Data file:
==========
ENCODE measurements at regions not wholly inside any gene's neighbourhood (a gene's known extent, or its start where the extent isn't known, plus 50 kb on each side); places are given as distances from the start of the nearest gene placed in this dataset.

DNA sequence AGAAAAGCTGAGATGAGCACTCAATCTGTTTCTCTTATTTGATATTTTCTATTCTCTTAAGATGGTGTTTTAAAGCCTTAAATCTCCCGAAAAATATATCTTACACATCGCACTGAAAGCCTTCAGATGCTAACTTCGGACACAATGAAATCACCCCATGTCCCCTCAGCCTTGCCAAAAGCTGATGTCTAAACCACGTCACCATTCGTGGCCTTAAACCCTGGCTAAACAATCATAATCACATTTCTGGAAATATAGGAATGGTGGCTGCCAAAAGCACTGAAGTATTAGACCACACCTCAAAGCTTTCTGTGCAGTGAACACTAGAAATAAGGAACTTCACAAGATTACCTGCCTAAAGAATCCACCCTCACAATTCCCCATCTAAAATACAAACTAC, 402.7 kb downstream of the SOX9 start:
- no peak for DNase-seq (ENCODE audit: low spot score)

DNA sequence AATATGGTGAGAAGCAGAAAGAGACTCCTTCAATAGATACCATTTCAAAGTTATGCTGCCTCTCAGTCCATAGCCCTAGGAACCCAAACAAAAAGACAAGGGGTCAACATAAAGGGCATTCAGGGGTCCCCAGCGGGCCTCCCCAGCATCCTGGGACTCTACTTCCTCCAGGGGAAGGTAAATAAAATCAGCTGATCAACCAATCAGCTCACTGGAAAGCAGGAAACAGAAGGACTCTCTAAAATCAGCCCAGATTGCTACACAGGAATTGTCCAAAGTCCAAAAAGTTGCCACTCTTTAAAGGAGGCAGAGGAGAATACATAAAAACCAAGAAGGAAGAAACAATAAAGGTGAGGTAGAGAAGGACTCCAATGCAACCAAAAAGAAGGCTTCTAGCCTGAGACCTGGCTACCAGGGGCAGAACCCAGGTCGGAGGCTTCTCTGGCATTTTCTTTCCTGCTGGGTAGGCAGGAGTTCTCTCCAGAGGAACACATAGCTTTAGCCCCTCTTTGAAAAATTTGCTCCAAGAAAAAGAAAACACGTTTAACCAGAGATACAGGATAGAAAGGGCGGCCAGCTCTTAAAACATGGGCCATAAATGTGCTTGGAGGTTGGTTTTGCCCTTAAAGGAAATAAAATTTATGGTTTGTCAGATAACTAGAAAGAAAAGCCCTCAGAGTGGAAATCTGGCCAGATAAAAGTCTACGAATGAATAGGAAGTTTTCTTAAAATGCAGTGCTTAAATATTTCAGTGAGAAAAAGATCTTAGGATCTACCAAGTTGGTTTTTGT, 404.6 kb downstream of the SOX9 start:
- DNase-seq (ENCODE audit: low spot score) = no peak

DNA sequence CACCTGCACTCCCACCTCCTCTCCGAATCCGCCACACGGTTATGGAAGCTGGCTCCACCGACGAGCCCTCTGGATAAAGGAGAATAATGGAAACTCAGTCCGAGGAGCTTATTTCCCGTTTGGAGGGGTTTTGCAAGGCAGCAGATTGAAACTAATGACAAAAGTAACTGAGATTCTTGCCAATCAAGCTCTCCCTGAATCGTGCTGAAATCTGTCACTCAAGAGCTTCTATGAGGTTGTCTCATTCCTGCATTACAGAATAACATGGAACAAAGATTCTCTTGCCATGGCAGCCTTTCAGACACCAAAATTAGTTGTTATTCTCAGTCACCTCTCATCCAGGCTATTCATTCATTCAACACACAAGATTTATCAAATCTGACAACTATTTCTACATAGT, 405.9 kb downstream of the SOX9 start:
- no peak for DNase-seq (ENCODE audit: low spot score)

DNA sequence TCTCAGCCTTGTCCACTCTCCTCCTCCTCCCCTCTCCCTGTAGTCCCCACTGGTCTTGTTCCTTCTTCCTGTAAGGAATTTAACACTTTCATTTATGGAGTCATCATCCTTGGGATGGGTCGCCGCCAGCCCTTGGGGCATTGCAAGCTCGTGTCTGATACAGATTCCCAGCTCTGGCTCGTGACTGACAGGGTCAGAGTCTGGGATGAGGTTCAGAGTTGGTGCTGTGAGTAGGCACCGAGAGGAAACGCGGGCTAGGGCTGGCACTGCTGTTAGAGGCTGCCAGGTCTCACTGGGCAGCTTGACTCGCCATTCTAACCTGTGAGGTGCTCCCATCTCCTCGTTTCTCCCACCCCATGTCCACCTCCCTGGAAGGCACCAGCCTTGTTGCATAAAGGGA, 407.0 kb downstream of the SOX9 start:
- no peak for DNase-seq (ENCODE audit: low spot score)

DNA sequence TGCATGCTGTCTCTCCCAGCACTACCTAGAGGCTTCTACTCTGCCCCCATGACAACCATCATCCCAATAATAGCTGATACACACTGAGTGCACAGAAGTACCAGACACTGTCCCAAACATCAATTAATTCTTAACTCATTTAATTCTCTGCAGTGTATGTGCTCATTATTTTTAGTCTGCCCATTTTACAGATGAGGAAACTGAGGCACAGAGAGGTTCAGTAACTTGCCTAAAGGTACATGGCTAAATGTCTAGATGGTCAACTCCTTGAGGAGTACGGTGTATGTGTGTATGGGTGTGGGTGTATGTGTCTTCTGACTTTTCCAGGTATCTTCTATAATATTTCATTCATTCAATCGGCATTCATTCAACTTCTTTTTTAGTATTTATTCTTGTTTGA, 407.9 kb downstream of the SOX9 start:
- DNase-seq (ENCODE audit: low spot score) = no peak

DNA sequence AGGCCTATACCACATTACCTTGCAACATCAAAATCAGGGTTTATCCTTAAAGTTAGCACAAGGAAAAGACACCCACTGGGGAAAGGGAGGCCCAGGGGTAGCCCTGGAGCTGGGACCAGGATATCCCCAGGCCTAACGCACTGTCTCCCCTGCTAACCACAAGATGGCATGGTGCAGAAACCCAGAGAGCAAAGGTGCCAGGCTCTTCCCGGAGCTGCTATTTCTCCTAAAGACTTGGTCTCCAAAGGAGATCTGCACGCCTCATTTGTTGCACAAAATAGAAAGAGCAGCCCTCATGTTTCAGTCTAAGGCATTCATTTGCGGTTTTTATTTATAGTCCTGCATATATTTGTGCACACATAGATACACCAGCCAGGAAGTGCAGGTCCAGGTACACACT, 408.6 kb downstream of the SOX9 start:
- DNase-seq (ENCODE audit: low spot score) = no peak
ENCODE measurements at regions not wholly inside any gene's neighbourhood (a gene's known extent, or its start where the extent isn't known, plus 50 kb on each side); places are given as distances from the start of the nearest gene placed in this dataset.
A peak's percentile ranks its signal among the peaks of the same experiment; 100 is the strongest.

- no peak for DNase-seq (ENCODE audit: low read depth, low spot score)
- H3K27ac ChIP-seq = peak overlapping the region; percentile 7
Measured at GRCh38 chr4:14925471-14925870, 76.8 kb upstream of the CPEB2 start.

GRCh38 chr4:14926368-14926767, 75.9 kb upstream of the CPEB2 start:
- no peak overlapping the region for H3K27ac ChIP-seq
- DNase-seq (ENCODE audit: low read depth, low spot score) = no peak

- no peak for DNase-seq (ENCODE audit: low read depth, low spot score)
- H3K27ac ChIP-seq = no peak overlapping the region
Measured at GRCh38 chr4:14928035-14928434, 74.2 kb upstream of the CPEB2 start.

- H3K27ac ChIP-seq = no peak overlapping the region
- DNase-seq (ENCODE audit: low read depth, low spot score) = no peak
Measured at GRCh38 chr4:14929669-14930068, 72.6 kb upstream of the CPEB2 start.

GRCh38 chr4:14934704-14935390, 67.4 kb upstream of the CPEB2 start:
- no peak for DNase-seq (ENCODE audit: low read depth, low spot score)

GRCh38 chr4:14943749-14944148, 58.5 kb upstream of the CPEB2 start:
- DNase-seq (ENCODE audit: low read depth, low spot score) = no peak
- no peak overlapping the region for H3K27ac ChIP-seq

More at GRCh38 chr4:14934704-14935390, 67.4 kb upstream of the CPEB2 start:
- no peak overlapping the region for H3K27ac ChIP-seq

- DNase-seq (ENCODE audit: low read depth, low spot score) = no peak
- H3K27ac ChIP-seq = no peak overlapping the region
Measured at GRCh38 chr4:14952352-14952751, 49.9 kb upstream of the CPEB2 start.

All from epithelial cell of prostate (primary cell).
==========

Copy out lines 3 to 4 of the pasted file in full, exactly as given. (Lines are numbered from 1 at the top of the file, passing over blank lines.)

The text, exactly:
- no peak for DNase-seq (ENCODE audit: low spot score)

DNA sequence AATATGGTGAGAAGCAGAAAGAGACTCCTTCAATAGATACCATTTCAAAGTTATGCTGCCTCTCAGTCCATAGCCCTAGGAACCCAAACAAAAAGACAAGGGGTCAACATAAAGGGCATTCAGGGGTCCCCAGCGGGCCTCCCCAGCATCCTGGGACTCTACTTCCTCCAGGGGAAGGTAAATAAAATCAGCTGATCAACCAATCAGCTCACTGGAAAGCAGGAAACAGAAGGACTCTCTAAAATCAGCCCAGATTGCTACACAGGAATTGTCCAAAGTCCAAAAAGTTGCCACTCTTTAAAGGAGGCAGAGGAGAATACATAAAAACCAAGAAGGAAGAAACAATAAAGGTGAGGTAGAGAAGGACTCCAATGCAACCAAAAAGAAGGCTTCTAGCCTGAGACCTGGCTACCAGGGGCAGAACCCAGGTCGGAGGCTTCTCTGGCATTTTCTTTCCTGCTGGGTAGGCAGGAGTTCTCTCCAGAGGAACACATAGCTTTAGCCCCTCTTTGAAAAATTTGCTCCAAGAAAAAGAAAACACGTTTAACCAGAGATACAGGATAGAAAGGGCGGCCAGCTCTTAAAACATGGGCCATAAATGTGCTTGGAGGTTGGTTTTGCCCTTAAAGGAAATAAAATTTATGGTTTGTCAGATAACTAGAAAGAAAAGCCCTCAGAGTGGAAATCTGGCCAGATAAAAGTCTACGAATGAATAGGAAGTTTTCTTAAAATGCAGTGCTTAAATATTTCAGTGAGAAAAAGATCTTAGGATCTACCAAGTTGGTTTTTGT, 404.6 kb downstream of the SOX9 start: